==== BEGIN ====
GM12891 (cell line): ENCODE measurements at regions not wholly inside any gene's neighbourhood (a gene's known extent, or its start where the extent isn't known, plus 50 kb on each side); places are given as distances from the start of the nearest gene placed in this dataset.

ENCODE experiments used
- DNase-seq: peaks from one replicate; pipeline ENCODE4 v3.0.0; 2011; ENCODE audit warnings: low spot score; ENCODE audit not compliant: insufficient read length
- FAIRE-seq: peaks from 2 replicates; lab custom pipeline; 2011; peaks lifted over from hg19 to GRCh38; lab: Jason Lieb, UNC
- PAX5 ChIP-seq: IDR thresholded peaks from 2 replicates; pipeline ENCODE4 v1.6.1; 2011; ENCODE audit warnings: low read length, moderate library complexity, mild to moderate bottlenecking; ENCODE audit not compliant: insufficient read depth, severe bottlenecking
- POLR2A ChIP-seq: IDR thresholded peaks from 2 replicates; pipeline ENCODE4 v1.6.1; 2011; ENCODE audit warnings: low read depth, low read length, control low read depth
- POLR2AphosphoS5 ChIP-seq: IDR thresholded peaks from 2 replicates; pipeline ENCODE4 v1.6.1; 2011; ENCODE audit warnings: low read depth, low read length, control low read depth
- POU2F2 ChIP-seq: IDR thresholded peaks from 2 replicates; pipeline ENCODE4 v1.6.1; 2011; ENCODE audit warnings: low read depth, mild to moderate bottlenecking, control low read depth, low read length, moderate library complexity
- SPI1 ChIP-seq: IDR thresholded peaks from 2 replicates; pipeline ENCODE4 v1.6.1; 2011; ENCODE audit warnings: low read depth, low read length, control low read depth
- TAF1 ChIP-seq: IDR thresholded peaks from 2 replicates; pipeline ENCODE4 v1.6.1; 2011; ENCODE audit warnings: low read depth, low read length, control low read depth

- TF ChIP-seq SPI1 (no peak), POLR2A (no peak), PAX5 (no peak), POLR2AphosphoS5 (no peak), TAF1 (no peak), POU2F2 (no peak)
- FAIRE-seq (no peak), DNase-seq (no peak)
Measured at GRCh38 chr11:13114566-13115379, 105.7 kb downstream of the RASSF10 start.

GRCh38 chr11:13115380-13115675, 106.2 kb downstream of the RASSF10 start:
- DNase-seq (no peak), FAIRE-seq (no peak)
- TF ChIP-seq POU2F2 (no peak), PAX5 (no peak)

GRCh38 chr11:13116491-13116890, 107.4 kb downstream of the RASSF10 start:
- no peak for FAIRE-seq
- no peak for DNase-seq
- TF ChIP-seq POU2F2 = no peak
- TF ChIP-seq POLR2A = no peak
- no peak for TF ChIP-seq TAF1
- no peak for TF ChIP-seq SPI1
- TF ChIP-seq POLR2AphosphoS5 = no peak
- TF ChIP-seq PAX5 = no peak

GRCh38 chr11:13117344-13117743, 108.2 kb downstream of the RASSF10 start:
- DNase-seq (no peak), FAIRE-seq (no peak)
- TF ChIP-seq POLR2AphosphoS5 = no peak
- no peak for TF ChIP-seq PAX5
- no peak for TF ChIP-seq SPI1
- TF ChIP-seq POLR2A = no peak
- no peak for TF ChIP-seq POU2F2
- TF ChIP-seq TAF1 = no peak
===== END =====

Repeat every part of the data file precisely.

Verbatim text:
GM12891 (cell line): ENCODE measurements at regions not wholly inside any gene's neighbourhood (a gene's known extent, or its start where the extent isn't known, plus 50 kb on each side); places are given as distances from the start of the nearest gene placed in this dataset.

ENCODE experiments used
- DNase-seq: peaks from one replicate; pipeline ENCODE4 v3.0.0; 2011; ENCODE audit warnings: low spot score; ENCODE audit not compliant: insufficient read length
- FAIRE-seq: peaks from 2 replicates; lab custom pipeline; 2011; peaks lifted over from hg19 to GRCh38; lab: Jason Lieb, UNC
- PAX5 ChIP-seq: IDR thresholded peaks from 2 replicates; pipeline ENCODE4 v1.6.1; 2011; ENCODE audit warnings: low read length, moderate library complexity, mild to moderate bottlenecking; ENCODE audit not compliant: insufficient read depth, severe bottlenecking
- POLR2A ChIP-seq: IDR thresholded peaks from 2 replicates; pipeline ENCODE4 v1.6.1; 2011; ENCODE audit warnings: low read depth, low read length, control low read depth
- POLR2AphosphoS5 ChIP-seq: IDR thresholded peaks from 2 replicates; pipeline ENCODE4 v1.6.1; 2011; ENCODE audit warnings: low read depth, low read length, control low read depth
- POU2F2 ChIP-seq: IDR thresholded peaks from 2 replicates; pipeline ENCODE4 v1.6.1; 2011; ENCODE audit warnings: low read depth, mild to moderate bottlenecking, control low read depth, low read length, moderate library complexity
- SPI1 ChIP-seq: IDR thresholded peaks from 2 replicates; pipeline ENCODE4 v1.6.1; 2011; ENCODE audit warnings: low read depth, low read length, control low read depth
- TAF1 ChIP-seq: IDR thresholded peaks from 2 replicates; pipeline ENCODE4 v1.6.1; 2011; ENCODE audit warnings: low read depth, low read length, control low read depth

- TF ChIP-seq SPI1 (no peak), POLR2A (no peak), PAX5 (no peak), POLR2AphosphoS5 (no peak), TAF1 (no peak), POU2F2 (no peak)
- FAIRE-seq (no peak), DNase-seq (no peak)
Measured at GRCh38 chr11:13114566-13115379, 105.7 kb downstream of the RASSF10 start.

GRCh38 chr11:13115380-13115675, 106.2 kb downstream of the RASSF10 start:
- DNase-seq (no peak), FAIRE-seq (no peak)
- TF ChIP-seq POU2F2 (no peak), PAX5 (no peak)

GRCh38 chr11:13116491-13116890, 107.4 kb downstream of the RASSF10 start:
- no peak for FAIRE-seq
- no peak for DNase-seq
- TF ChIP-seq POU2F2 = no peak
- TF ChIP-seq POLR2A = no peak
- no peak for TF ChIP-seq TAF1
- no peak for TF ChIP-seq SPI1
- TF ChIP-seq POLR2AphosphoS5 = no peak
- TF ChIP-seq PAX5 = no peak

GRCh38 chr11:13117344-13117743, 108.2 kb downstream of the RASSF10 start:
- DNase-seq (no peak), FAIRE-seq (no peak)
- TF ChIP-seq POLR2AphosphoS5 = no peak
- no peak for TF ChIP-seq PAX5
- no peak for TF ChIP-seq SPI1
- TF ChIP-seq POLR2A = no peak
- no peak for TF ChIP-seq POU2F2
- TF ChIP-seq TAF1 = no peak